We disagree on abortion; on the war; hell -- we even bitterly disagree on whether Bush was elected fairly the first or second time. Gingerly, Bush leaps from the proclamation of a fake shared belief, to stating that now this is our MISSION in the world (more religious language); to bring American-style democracy to Fallujas-in-waiting across the globe. It should be no surprise his message was received with suspicion everywhere in the world except for the United States. Ironically enough, Americans were being pepper-sprayed and arrested while Bush was heard to say: "...rights must be more than the grudging concessions of dictators; they are secured by FREE DISSENT and the participation of the governed."

Now for the crux: "In America's ideal of freedom, the public interest depends on private character -- on integrity, and tolerance toward others, and the rule of conscience in our own lives. Self-government relies, in the end, on the governing of the self." In addition to being a shameless tautology, this statement is patently anti-American. Bush has drawn a circle around private character as being in the public interest. He is claiming providence over our private character and our conscience as fundamental to; imperative for; indispensable to; compelling -- our PUBLIC INTEREST. Where is this in the Constitution? This sounds much more like communism than democracy -- that each individual must be highly governed in support of the government. I'm glad he said it, though -- in the same way that when I ever broke up with somebody and I said that ONE THING that cuts to the bone (it's the sex; it's your mommy-issues, I don't like fishing THAT much).

What is he setting us up for? Are we soon going to have to pass morality tests in order to retain citizenship?

Oh, that brings me to me last point.

After making his big noise about rights and freedom, Bush asserts: "We will encourage reform in other governments by making clear that success in our relations will require the decent treatment of their own people." What is he's talking about? Abu Ghraib? Gitmo?

Bush has invented a new class of people. There used to be "Criminals" and "Prisoners Of War." Both groups have RIGHTS either granted by the United States Constitution or the Geneva Convention. The people incarcerated in Iraq, Afghanistan, Gitmo (and Lord knows where else) have been declared a THIRD kind of individual. Criminals have the right to face their accuser; the right to produce evidence in their defense; and have the assumption of innocence until proven guilty. Prisoners of War have even more rights, and for good reason. The Geneva Convention spells out how POW's are to be treated and UP UNTIL BUSH it was taken to heart because we don't want OUR SOLDIERS mistreated when they are taken prisoner.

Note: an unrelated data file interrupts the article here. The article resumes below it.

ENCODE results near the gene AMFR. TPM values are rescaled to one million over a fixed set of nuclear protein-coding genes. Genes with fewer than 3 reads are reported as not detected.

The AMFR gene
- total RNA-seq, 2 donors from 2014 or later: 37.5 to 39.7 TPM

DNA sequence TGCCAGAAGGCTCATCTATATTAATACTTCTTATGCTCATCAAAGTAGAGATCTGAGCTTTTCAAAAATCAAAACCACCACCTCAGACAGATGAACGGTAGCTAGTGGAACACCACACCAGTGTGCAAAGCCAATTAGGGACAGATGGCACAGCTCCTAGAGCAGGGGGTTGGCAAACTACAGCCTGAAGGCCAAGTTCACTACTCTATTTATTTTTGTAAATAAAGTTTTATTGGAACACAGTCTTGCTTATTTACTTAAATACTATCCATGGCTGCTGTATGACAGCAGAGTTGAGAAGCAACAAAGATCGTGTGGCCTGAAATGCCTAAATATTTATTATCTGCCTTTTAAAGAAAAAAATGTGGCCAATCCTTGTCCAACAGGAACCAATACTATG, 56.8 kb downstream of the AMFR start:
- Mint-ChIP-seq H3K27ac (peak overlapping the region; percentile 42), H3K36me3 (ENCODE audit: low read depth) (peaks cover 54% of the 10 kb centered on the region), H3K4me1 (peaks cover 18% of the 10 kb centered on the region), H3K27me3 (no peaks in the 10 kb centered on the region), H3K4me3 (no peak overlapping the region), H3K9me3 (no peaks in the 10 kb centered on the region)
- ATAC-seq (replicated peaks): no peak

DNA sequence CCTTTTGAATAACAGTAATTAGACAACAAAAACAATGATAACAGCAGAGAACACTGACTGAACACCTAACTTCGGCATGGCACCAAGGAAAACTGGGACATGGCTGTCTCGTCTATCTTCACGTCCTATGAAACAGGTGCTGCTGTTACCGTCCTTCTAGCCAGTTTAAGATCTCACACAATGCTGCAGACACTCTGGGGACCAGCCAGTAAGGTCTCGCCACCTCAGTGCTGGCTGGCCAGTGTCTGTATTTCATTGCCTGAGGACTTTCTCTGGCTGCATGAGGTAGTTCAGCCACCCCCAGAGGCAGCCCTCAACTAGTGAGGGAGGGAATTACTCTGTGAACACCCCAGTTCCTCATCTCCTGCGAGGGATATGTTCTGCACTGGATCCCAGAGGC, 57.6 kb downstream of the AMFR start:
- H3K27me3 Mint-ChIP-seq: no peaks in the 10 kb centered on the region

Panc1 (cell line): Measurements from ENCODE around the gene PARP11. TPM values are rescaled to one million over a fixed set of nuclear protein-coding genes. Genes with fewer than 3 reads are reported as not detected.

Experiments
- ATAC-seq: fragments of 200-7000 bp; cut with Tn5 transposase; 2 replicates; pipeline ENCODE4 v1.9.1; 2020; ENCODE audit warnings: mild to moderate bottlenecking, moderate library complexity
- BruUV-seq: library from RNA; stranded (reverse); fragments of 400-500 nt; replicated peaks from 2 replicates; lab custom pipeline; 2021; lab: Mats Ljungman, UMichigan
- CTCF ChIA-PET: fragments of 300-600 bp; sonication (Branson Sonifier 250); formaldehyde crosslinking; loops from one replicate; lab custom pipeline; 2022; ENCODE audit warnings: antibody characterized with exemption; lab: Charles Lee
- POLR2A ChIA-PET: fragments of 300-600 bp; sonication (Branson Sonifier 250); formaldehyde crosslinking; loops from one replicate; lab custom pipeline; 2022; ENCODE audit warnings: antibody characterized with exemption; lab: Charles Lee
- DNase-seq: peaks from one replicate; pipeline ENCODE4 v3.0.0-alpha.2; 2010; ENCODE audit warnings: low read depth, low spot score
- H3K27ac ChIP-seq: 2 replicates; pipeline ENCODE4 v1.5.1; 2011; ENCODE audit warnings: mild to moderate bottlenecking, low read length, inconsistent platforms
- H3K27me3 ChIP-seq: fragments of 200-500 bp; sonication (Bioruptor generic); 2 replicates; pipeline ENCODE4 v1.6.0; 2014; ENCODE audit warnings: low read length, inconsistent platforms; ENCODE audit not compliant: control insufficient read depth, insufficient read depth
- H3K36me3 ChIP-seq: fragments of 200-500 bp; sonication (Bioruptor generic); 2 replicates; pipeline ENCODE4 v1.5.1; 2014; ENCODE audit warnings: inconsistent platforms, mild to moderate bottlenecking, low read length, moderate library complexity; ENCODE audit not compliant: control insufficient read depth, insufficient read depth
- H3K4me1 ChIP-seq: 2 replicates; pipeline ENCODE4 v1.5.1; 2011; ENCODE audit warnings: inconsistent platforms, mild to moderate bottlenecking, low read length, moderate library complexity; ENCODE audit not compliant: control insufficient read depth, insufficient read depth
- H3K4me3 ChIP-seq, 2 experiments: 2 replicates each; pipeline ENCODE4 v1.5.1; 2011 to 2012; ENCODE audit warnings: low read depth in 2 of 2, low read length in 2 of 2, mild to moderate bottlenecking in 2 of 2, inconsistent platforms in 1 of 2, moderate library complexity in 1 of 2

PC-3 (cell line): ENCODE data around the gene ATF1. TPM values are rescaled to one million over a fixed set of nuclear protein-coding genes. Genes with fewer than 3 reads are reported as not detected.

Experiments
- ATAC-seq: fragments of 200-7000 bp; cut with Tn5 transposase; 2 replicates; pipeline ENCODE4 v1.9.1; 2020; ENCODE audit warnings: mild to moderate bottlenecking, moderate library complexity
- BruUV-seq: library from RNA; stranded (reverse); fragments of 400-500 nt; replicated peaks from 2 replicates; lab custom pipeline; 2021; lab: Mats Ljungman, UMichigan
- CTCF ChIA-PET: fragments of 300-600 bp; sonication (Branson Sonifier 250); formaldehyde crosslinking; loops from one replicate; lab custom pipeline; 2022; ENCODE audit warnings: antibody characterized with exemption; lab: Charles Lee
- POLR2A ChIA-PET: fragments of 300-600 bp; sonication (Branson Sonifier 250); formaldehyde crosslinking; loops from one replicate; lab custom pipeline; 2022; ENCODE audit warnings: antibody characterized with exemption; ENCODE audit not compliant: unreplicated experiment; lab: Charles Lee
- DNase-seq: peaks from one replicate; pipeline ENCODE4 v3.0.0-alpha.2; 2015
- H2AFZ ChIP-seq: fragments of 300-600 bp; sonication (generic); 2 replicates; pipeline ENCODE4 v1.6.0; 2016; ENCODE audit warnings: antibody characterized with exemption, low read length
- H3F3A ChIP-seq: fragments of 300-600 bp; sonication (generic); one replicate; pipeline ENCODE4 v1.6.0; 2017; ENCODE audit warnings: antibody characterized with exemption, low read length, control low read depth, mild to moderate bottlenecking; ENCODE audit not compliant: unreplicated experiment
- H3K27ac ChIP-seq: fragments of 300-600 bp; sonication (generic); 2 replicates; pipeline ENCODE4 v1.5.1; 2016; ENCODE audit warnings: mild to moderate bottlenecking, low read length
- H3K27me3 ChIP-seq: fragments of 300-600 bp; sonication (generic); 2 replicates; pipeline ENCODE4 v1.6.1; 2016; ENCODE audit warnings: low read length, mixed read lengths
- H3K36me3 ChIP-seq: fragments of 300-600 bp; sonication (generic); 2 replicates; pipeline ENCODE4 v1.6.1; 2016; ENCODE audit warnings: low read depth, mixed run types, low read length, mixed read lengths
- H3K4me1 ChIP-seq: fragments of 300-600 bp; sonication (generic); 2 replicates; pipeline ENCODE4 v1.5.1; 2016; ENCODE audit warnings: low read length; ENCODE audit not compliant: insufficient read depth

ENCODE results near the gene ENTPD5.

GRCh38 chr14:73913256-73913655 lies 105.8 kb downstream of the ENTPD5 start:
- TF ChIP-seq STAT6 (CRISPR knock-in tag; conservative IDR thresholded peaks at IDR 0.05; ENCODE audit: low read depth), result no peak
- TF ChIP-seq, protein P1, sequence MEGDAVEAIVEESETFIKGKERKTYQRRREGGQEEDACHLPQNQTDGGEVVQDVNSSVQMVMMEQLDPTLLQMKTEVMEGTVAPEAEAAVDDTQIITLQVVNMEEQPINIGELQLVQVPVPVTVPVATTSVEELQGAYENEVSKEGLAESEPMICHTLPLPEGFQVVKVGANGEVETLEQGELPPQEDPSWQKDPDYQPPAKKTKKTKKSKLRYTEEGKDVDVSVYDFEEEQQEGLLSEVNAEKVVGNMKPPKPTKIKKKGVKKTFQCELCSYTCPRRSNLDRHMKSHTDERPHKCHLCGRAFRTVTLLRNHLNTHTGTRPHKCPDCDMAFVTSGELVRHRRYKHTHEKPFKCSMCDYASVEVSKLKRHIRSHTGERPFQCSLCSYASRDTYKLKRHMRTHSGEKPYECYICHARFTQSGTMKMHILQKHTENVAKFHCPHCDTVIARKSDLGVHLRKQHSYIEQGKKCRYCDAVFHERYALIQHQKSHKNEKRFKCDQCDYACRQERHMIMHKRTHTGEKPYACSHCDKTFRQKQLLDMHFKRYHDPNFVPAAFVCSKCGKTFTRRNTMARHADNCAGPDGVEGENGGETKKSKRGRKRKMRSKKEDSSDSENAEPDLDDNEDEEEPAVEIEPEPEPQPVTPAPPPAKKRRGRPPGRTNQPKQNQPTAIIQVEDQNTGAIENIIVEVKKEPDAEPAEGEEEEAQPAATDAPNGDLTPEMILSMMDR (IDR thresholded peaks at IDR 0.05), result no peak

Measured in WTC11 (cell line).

Bush and our soon-to-be new attorney general Alberto "Gonzo" Gonzalez have created a THIRD category of individual -- the Enemy Combatant. Enemy Combatants have NO rights. They can be held FOR LIFE without facing an accuser or having evidence presented against them. Every time you see an American contractor beheaded on CNN you have Bush to thank. Until "enemy combatants" are treated like the POWs that they are, we are put men and women serving in Iraq targets for public beheading in response to our treatment of our prisoners. Think about that the next time you cut through the VA.

The hypocrisy in Bush's speech is numbing, but we have to confront it head on. We have to take notice and bear witness to his crimes against those who can't speak for themselves whether they are enemy combatants, blue states or simply non-capitalist interests. I think we all know what his game is. The time for self-satisfied cynicism is "way done past."

This is what I want you to do. If you are at all sickened by the shit you see going on in this administration you need to pick a battle. Any battle. Reproductive rights, the war, veterans support, education -- it doesn't matter. Pick something that is up your alley and write emails to your senators and representatives. Talk amongst yourselves. Make some noise. But don't let this moment pass.

Dangerous times call for extra effort. We could afford to sit back and enjoy our "quiet, repose and sabbatical" during the Clinton years. Now is the time for all good people to come to the aid of their party.

1 Comments:

Blogger bill said...

The thing that bugs me the most about Gonzales is his work history. His job record reads that first he was Enron's legal counsel during the time it was cooking it's books, then on the Texas Supreme Court,

This guy has apparently never prosecuted a crimnal case, yet he stands to be America's chief law enforcement officer.

At least Barney Fife has arrested somebody....

Saturday, January 22, 2005 10:31:00 PM